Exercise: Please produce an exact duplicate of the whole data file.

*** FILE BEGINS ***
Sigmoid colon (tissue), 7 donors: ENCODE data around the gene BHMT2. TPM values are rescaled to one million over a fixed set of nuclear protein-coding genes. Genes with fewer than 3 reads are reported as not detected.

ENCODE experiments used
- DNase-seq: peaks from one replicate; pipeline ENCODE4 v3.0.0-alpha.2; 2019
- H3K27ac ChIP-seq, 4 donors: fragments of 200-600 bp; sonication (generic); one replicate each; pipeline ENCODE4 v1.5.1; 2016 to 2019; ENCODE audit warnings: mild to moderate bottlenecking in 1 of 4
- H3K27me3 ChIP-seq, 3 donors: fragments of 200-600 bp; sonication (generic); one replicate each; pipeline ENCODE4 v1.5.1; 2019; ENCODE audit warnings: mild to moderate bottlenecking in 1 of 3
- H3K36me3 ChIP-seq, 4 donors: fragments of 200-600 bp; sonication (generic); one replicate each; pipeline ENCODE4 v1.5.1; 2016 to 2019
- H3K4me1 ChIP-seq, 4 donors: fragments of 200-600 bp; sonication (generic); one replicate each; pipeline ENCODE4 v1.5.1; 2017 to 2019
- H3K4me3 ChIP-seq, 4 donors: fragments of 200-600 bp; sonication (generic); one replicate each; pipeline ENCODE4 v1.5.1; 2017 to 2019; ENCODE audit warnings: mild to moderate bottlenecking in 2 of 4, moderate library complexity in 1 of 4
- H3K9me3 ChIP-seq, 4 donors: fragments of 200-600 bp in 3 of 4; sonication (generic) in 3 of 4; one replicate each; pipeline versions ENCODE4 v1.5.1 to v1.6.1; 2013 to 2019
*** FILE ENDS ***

Sigmoid colon (tissue), 7 donors: ENCODE data around the gene BHMT2. TPM values are rescaled to one million over a fixed set of nuclear protein-coding genes. Genes with fewer than 3 reads are reported as not detected.

ENCODE experiments used
- DNase-seq: peaks from one replicate; pipeline ENCODE4 v3.0.0-alpha.2; 2019
- H3K27ac ChIP-seq, 4 donors: fragments of 200-600 bp; sonication (generic); one replicate each; pipeline ENCODE4 v1.5.1; 2016 to 2019; ENCODE audit warnings: mild to moderate bottlenecking in 1 of 4
- H3K27me3 ChIP-seq, 3 donors: fragments of 200-600 bp; sonication (generic); one replicate each; pipeline ENCODE4 v1.5.1; 2019; ENCODE audit warnings: mild to moderate bottlenecking in 1 of 3
- H3K36me3 ChIP-seq, 4 donors: fragments of 200-600 bp; sonication (generic); one replicate each; pipeline ENCODE4 v1.5.1; 2016 to 2019
- H3K4me1 ChIP-seq, 4 donors: fragments of 200-600 bp; sonication (generic); one replicate each; pipeline ENCODE4 v1.5.1; 2017 to 2019
- H3K4me3 ChIP-seq, 4 donors: fragments of 200-600 bp; sonication (generic); one replicate each; pipeline ENCODE4 v1.5.1; 2017 to 2019; ENCODE audit warnings: mild to moderate bottlenecking in 2 of 4, moderate library complexity in 1 of 4
- H3K9me3 ChIP-seq, 4 donors: fragments of 200-600 bp in 3 of 4; sonication (generic) in 3 of 4; one replicate each; pipeline versions ENCODE4 v1.5.1 to v1.6.1; 2013 to 2019